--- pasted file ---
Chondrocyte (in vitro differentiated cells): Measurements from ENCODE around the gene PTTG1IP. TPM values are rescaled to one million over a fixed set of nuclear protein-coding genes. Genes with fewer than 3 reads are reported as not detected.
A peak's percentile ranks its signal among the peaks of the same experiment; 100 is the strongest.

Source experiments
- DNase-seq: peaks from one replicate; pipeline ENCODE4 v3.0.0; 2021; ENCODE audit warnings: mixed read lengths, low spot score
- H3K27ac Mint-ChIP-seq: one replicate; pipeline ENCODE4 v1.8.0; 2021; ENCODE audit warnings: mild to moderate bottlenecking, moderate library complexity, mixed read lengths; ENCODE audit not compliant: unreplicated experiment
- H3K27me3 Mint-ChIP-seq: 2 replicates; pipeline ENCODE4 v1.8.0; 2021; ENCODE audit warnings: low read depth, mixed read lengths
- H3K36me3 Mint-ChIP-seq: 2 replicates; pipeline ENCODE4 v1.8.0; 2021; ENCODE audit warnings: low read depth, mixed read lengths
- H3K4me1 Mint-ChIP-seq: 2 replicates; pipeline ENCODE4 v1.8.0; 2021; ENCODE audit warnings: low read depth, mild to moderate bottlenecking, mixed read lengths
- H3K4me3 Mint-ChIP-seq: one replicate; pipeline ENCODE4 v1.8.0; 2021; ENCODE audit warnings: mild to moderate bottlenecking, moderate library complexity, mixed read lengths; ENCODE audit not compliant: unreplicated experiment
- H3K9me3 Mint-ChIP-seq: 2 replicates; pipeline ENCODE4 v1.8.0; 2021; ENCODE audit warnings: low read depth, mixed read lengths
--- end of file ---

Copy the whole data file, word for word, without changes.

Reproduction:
Chondrocyte (in vitro differentiated cells): Measurements from ENCODE around the gene PTTG1IP. TPM values are rescaled to one million over a fixed set of nuclear protein-coding genes. Genes with fewer than 3 reads are reported as not detected.
A peak's percentile ranks its signal among the peaks of the same experiment; 100 is the strongest.

Source experiments
- DNase-seq: peaks from one replicate; pipeline ENCODE4 v3.0.0; 2021; ENCODE audit warnings: mixed read lengths, low spot score
- H3K27ac Mint-ChIP-seq: one replicate; pipeline ENCODE4 v1.8.0; 2021; ENCODE audit warnings: mild to moderate bottlenecking, moderate library complexity, mixed read lengths; ENCODE audit not compliant: unreplicated experiment
- H3K27me3 Mint-ChIP-seq: 2 replicates; pipeline ENCODE4 v1.8.0; 2021; ENCODE audit warnings: low read depth, mixed read lengths
- H3K36me3 Mint-ChIP-seq: 2 replicates; pipeline ENCODE4 v1.8.0; 2021; ENCODE audit warnings: low read depth, mixed read lengths
- H3K4me1 Mint-ChIP-seq: 2 replicates; pipeline ENCODE4 v1.8.0; 2021; ENCODE audit warnings: low read depth, mild to moderate bottlenecking, mixed read lengths
- H3K4me3 Mint-ChIP-seq: one replicate; pipeline ENCODE4 v1.8.0; 2021; ENCODE audit warnings: mild to moderate bottlenecking, moderate library complexity, mixed read lengths; ENCODE audit not compliant: unreplicated experiment
- H3K9me3 Mint-ChIP-seq: 2 replicates; pipeline ENCODE4 v1.8.0; 2021; ENCODE audit warnings: low read depth, mixed read lengths